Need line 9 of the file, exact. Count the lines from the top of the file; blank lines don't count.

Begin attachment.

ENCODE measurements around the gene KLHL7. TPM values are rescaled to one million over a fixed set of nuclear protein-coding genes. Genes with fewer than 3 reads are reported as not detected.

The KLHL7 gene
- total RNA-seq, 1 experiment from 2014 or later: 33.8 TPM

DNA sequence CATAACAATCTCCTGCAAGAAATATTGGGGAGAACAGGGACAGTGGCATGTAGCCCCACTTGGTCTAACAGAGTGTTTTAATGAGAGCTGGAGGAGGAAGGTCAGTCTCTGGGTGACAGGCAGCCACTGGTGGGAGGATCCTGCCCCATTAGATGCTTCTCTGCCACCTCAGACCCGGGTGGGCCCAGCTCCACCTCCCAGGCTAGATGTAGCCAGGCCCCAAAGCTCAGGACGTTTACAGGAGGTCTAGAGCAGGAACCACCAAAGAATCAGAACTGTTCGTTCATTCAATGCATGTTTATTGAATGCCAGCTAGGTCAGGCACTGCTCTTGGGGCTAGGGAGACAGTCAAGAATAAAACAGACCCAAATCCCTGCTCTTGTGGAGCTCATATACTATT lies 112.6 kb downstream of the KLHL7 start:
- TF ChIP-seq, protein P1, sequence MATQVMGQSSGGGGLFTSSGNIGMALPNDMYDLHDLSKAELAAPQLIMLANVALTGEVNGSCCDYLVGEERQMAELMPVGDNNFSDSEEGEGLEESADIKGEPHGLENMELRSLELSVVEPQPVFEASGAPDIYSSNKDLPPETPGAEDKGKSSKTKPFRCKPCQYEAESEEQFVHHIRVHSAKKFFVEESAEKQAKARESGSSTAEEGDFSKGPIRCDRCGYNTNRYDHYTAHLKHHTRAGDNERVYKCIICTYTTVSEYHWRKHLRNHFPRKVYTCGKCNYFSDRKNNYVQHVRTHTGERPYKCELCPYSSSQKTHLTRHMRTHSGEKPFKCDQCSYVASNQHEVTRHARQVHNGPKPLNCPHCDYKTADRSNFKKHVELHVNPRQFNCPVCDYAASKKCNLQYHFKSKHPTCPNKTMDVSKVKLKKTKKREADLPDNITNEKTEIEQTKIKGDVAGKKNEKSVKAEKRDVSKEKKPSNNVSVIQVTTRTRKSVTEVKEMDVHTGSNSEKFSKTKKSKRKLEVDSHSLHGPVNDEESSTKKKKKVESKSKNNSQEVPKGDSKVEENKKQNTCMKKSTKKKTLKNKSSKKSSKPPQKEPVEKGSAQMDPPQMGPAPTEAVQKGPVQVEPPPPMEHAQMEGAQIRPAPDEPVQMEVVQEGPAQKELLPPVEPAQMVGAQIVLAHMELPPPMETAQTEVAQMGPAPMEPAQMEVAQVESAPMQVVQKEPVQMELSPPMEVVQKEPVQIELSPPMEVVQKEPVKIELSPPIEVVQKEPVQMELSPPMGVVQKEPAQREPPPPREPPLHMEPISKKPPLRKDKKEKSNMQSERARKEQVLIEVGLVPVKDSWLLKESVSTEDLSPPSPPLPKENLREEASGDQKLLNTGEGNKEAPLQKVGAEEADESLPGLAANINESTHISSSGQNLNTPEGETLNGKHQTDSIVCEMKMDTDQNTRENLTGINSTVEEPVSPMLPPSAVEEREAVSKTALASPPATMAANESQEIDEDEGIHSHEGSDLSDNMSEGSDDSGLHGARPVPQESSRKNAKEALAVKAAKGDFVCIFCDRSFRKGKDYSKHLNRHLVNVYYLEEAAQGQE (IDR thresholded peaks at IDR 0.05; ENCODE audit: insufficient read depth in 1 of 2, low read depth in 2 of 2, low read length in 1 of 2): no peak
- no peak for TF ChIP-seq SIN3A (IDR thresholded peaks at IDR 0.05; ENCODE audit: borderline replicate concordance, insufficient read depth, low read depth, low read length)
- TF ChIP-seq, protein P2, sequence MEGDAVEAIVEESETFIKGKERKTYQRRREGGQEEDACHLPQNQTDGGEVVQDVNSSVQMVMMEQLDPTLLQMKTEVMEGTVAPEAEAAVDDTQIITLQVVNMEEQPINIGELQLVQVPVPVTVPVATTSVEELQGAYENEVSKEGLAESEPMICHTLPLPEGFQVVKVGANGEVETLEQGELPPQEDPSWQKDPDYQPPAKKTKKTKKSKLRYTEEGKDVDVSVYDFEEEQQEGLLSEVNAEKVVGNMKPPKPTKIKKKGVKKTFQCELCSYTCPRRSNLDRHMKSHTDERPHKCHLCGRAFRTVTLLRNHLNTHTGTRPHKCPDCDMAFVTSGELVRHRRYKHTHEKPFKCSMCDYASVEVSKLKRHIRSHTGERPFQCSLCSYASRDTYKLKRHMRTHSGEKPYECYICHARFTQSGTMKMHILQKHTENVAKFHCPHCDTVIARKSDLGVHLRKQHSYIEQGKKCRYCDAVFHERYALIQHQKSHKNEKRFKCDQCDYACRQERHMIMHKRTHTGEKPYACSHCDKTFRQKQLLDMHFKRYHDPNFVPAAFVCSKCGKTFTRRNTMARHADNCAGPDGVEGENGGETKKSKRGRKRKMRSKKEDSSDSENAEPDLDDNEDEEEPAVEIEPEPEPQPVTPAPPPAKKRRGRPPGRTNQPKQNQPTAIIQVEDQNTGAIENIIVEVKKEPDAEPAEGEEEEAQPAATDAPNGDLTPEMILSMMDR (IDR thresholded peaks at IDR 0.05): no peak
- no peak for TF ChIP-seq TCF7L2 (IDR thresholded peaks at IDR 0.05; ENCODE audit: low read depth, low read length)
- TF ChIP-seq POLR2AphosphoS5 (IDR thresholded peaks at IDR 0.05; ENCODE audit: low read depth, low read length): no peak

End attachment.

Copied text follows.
- TF ChIP-seq POLR2AphosphoS5 (IDR thresholded peaks at IDR 0.05; ENCODE audit: low read depth, low read length): no peak